Walter Hicks wrote:
> george murphy wrote:
>> To speak here of "one's favored theological theories"
>> suggests that Paul
>> and I are arguing for some idiosyncratic notion rather than the
>> historic belief
>> of the Christian church that Adam is representative of all
>> humanity. This is the
>> natural reading of St. Paul, and to challenge it raises serious
>> questions about
>> the claims which St. Paul makes in the passages in Rom. & I Cor.
>> The naive idea
>> that theological statements are somehow unreal and that in order to
>> say something
>> "really real" about Adam we have to identify him as a person with a
>> height, weight, & social security number
>> (000-00-0001?) is the source of a great deal of concordist activity
>> which may be
>> merely a waste of time but can cause definite harm.
>> George, I must say again your opinion that Adam was not the literal
>> lfather of all of mankind is news to me within the Christian Faith.
>> I know of no denomination that teaches such a thing -- from Baptist
>> to Roman Catholic. Can you name those which do so?
Biblical texts about Adam and Eve are theological statements
about humanity, and about the first humans in particular. I am in no
sense denying that there was some relatively small (in numbers & in
space & time) group of hominids with whom they can in a sense be
identified. But that is something quite different from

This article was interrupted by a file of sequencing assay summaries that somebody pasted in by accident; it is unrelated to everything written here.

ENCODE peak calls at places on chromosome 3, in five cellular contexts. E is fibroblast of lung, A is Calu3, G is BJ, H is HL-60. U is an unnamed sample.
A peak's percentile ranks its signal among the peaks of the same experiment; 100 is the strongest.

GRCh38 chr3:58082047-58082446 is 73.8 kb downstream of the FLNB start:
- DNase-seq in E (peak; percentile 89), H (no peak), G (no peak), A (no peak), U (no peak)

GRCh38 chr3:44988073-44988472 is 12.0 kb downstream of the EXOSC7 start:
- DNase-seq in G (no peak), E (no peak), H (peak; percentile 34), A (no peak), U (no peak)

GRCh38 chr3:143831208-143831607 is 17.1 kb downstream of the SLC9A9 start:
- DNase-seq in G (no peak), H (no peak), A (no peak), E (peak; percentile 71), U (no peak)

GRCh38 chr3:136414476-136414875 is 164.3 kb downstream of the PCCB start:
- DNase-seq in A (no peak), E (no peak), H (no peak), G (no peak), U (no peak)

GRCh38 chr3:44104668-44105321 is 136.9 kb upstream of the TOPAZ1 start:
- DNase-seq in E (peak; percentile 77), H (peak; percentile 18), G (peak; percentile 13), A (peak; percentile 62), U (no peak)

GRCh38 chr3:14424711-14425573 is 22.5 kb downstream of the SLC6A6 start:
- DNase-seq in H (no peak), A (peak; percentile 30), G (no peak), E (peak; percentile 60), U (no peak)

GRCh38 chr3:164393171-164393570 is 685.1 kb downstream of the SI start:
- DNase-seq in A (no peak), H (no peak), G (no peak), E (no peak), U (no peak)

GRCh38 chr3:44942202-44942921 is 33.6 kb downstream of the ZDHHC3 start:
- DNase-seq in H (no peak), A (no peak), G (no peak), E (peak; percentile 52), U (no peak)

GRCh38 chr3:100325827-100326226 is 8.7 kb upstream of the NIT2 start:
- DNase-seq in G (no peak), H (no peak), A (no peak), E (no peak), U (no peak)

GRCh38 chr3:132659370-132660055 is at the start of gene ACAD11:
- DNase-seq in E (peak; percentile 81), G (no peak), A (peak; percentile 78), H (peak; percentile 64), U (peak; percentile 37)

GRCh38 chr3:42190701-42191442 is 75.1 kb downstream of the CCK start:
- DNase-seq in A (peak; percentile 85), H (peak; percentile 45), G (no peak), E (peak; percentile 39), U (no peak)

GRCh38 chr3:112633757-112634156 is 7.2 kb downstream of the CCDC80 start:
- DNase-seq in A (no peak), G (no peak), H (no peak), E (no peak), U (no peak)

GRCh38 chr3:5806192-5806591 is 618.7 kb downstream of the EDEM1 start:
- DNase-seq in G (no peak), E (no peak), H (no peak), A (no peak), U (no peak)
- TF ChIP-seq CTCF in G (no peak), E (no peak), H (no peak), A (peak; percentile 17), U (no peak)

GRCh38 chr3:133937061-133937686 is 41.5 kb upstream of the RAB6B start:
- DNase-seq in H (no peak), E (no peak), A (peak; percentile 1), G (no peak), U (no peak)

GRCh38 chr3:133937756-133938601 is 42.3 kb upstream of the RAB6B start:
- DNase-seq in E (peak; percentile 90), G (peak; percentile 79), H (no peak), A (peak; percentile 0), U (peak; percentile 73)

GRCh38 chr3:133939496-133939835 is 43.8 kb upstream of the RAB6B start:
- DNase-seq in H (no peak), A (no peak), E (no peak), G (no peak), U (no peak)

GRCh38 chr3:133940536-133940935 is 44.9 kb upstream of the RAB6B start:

a) insisting that there were precisely 1 male & 1 female named
"Human" & "Mother of All Living" from whom all present-day humans are
b) thinking that it's of great theological importance find
paleontological evidence for precisely
It would be quite wrong to make a denial that Adam was the
literal father of all humanity an article of faith, and no church body
does so. Nevertheless, you would find that many clergy and other
theologians of church bodies such as the ELCA, Episcopal, United
Methodist, PCUSA &c would have a view of Adam & Eve similar to what I've
sketched. I imagine that a fair number of Evangelicals do as well -
though they, like some of the others, unfortunately may keep such ideas
private because they figure that it's not important enough to stir up
trouble about. Roman Catholics are supposed to be committed to a belief
in a single pair of human ancestors, but even so, the language used in
the Catechism of the Catholic Church is not that of naive historicism.
("The Church, interpreting the symbolism of biblical language in an
authentic way, in the light of the New Testament and Tradition, teaches
that our first parents, Adam and Eve ... - Art.375.)
> Clever remarks, like "SSN 000-00-0001" sound good but add no weight to
> the argument. It seems to me, George, that your theology is not
> Christian mainstream either.
I suggest you explore the stream a little more thoroughly & not
restrict yourself to a conservative Evangelical portion of it. In the
meantime, the faith expressed in the ecumenical creeds (which make no
mention of Adam or Eve) will be OK for me.
George L. Murphy
"The Science-Theology Interface"
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